Tuesday, May 25, 2010

Gluten-free AND Egg-free Muffins


The bakery in my neighborhood makes wonderful carrot muffins. Full of shredded carrot, coconut and chopped walnuts, I can almost convince myself they are good for me. But there are two significant reasons (besides sugar) why they are not.

First, they contain eggs and I am allergic. There isn't enough egg in one of these muffins to trigger a full blown reaction, but there is enough to make me miserable. Its just not worth it to indulge.

Second, they contain wheat flour and, therefore, gluten. I am not allergic to gluten, but I have Type O blood. And as I wrote in my post about spaghetti squash and the blood type diet, grains in general, and particularly those that contain gluten, are are not well tolerated by us Type Os. Even before I heard of the Blood Type Diet, I noticed that after doing a cleansing diet, reintroducing foods containing gluten seemed to slow me down.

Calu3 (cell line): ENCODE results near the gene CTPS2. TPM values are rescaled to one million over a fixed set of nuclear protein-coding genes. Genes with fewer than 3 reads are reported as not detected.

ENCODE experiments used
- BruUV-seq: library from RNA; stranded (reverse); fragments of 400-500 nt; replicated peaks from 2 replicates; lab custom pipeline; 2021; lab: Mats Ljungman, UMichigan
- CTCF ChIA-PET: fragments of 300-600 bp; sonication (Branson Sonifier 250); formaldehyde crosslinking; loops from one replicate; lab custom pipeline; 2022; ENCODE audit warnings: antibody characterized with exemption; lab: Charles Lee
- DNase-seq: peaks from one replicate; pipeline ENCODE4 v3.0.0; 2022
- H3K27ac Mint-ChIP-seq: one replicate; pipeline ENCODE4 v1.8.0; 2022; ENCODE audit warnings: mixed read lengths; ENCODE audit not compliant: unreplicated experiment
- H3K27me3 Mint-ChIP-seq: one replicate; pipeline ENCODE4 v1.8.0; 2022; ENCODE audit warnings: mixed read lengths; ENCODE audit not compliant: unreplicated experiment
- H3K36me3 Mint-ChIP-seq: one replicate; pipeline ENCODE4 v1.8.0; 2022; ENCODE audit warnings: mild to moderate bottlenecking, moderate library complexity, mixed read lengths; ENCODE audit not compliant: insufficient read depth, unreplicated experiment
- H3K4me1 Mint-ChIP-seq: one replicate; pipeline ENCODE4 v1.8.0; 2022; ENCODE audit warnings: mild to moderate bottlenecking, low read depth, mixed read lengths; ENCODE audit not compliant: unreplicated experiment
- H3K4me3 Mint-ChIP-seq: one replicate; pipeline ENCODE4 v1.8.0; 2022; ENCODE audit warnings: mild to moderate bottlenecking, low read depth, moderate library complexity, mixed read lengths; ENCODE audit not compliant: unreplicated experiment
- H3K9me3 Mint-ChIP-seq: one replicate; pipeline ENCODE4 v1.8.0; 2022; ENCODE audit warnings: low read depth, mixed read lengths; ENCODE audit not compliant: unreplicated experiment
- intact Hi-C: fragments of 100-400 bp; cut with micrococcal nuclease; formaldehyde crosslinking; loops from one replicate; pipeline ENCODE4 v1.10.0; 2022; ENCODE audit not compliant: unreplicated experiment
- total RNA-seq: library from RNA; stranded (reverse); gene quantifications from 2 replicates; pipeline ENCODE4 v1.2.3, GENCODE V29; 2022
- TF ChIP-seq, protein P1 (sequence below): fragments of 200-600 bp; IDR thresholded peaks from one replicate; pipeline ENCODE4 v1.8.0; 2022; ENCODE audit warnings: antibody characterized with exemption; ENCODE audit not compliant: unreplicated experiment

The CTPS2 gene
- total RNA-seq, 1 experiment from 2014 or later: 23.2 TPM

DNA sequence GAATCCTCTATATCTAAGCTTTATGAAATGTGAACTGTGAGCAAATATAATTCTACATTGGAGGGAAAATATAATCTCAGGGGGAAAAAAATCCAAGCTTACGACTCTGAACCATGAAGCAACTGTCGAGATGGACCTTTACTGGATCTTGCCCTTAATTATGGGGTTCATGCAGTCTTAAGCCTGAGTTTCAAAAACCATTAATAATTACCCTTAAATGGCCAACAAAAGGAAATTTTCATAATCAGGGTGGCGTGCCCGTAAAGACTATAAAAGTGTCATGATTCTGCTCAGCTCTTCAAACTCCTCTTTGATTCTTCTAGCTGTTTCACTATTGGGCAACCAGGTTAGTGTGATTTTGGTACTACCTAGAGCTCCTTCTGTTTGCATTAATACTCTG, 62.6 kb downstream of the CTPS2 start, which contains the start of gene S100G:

This observation appears to be typical. According to Dr. Peter D'Adamo, author of "Eat Right 4 Your Type," his Type O patients tend to have more energy and lose weight more easily when they eliminate gluten from their diets. Because Type O is the most common blood type, I wonder if some of the current interest in gluten-free foods is driven quite simply by the fact that many of us just feel better when our diets are free of gluten.

For all that, I love the taste of those carrot muffins. And I was not willing to give up on the possibility of enjoying them again. So I set out to find a way to work around my dietary issues and produce something just as delicious. After trial, error, giving up for quite a while, trying again, more trial, and more error, I believe I have finally succeeded.

To deal with the challenge of gluten-free baking, I turned to Annalise Roberts' wonderful book, "Gluten-Free Baking Classics." She's done the painstaking work of testing various combinations of ingredients to develop flour mixes and recipes for tasty breads and pastries that are every bit as good as those made with wheat flour. As it happens, she has a recipe for Carrot Spice Muffins (p.29) that pretty much duplicates the carrot muffin of my dreams. Except for one thing - it calls for two large eggs.